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PHOTO 4 – the dramatic natural arches seen from Furse in the north, there over thirty natural arches on the island. Credit: Kerri Whiteside/FFI.

Celebrating Fair Isle’s marine protected area status – an island celebration to mark decades of effort!

Posted on: 05.09.17 (Last edited) 5 September 2017

Kerri Whiteside (FFI’s Marine Community Support Officer) shares her recent trip to Fair Isle, Scotland where she helped celebrate decades of community campaigning.

Last week I returned from my most recent trip to Fair Isle, my seventh trip up to the most remote inhabited island in the British Isles. Somehow, I always manage to look forward to the next trip a little bit more each time! This time there was an extra special event…

In Autumn of last year the Fair Isle Demonstration & Research Marine Protected Area was finally designated – Scotland’s first ever Marine Protected Area (MPA) of this kind. It was proposed and developed by the entire Fair Isle community and was the result of decades of effort to get some kind of local management in place for the seas around the island.

The unique MPA is now in place to investigate and protect the marine environment out to 5km around the island. Fair Isle is famed for its migratory bird populations and attracts visitors the world over. The community living here is truly reliant upon a healthy marine environment, including healthy seabird populations, to underpin their wildlife tourism industry.

There have been many sightings of orca whales over the past several years. © Samuel Hood

There have been many sightings of orca whales over the past several years. © Samuel Hood

Getting this local framework for management in place took decades of community campaigning, patience and foresight – as well as realms of research compiled by local ecologist Nick Riddiford who, since the early 1990’s, has spear-headed the community group, the Fair Isle Marine Environment and Tourism Initiative (FIMETI), which proposed the MPA in 2011.

Fauna & Flora International (FFI) has been working closely with the community since 2014 to support their conservation efforts – hence the seven trips I’ve been very privileged to have now gone on.

My journey this time started with a slightly delayed start and an unplanned overnight stop in Lerwick as flights were not leaving Tingwall due to low, thick cloud. The (circa) three mile by one mile sandstone island of Fair Isle, sits inimitably in the ocean where the Atlantic meets the North Sea. The island is small and remote – 24 miles from mainland Shetland and 27 miles from the most northerly of the Orkney Islands, North Ronaldsay. It is an island subject to sweeping Atlantic winds and often turbulent seas.

This isolation means it is an extremely interesting spot for analysing the population and productivity of landfall seabirds, as well as a great site for conducting research into climate change impacts through such means as plankton sampling.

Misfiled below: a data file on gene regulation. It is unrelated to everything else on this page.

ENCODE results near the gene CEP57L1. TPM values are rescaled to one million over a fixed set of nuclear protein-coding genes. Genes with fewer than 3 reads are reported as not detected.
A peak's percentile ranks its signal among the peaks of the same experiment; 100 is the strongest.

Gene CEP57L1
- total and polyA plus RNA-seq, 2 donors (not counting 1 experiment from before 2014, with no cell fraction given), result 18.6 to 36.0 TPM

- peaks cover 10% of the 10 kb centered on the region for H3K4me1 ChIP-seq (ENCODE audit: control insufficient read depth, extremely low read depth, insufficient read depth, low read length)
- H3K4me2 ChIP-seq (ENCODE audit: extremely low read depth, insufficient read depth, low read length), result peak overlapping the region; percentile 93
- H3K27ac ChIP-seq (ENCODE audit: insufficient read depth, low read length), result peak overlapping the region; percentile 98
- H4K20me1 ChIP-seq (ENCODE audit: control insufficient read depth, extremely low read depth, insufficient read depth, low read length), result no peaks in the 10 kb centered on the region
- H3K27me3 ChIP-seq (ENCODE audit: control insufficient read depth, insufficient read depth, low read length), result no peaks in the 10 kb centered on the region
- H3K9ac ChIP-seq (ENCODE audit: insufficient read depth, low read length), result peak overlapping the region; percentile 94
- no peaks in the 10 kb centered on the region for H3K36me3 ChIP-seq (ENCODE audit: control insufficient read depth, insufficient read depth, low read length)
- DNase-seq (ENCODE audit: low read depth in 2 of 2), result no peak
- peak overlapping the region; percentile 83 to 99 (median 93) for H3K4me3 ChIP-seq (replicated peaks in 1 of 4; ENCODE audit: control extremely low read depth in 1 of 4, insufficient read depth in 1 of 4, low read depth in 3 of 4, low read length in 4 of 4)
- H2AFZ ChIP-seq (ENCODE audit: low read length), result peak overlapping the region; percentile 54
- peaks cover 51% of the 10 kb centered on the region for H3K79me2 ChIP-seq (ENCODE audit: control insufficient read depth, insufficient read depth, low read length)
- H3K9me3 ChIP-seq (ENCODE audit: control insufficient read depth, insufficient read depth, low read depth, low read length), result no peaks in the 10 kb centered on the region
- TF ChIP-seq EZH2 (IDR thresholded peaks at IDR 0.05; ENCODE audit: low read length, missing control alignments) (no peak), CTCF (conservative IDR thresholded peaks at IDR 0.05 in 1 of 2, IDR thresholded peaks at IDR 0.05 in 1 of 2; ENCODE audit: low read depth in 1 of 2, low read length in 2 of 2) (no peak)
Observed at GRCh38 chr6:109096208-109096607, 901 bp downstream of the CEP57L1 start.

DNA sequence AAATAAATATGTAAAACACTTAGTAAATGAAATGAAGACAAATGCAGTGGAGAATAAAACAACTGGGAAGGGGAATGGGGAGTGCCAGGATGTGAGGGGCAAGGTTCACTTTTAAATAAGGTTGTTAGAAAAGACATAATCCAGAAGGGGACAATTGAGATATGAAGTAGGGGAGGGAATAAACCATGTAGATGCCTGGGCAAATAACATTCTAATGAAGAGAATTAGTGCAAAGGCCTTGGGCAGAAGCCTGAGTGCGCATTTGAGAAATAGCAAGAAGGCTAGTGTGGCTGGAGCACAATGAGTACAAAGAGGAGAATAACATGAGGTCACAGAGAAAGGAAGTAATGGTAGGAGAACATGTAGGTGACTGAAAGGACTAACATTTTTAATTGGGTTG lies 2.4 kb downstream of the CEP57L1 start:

After my second attempt to fly in the next morning was hampered again by the fog, it was time to turn to a sea crossing and to the Good Shepherd (IV) ferry. This sturdy little vessel tests the hardiest of sea-farers – and I wouldn’t say I fall into that category in any case!

We get ready to brave the Good Shepherd IV. Credit: Kerri Whiteside/FFI.

We get ready to brave the Good Shepherd IV. Credit: Kerri Whiteside/FFI.

Most of us went straight down to the passenger hold to get comfortable and prepare for the rocky four and half hours ahead, with a few enthusiasts staying on the deck – and their dedication certainly paid off as they spotted, not only harbour porpoise and minke whales, but also a large spray from the water which they suspected came from the blowhole of a humpback whale (a few days later a humpback was spotted on the, this time north-bound, Good Shepherd – giving more confidence to their suspicions).

Once we pulled into the harbour at Fair Isle there was a warm welcome waiting for us, with smiling, friendly faces and plenty of hugs! I was staying in the Fair Isle Bird Observatory with several other MPA related people and so we made our way up for dinner just in time for the daily bird counts in the lounge. The Fair Isle Bird Observatory was founded in 1948 by George Waterson and is a fantastic facility providing training for ornithologists and various amenities for external researchers – as well as plenty of visitor accommodation and some of the heartiest and homeliest feeds you could hope to look forward to…

The expertly camouflaged Fair Isle Bird Observatory. Credit: Kerri Whiteside/FFI.

The expertly camouflaged Fair Isle Bird Observatory. Credit: Kerri Whiteside/FFI.

Friday was the big day and it was kicked off by a special guided walk for some of the DR MPA Steering Group members led by the Bird Observatory ranger, during which we were able to wave up at the rest of the group as they flew in above us.

We were very lucky that all but one of the Demonstration & Research MPA Steering Group members made it in for the meeting. The Steering Group is a vital part of the functioning of the MPA – it includes representatives from a variety of sectors including fisheries, government, researchers and environmental NGOs, and is a space for sharing research, forming ideas and deciding upon relevant management mechanisms within the site.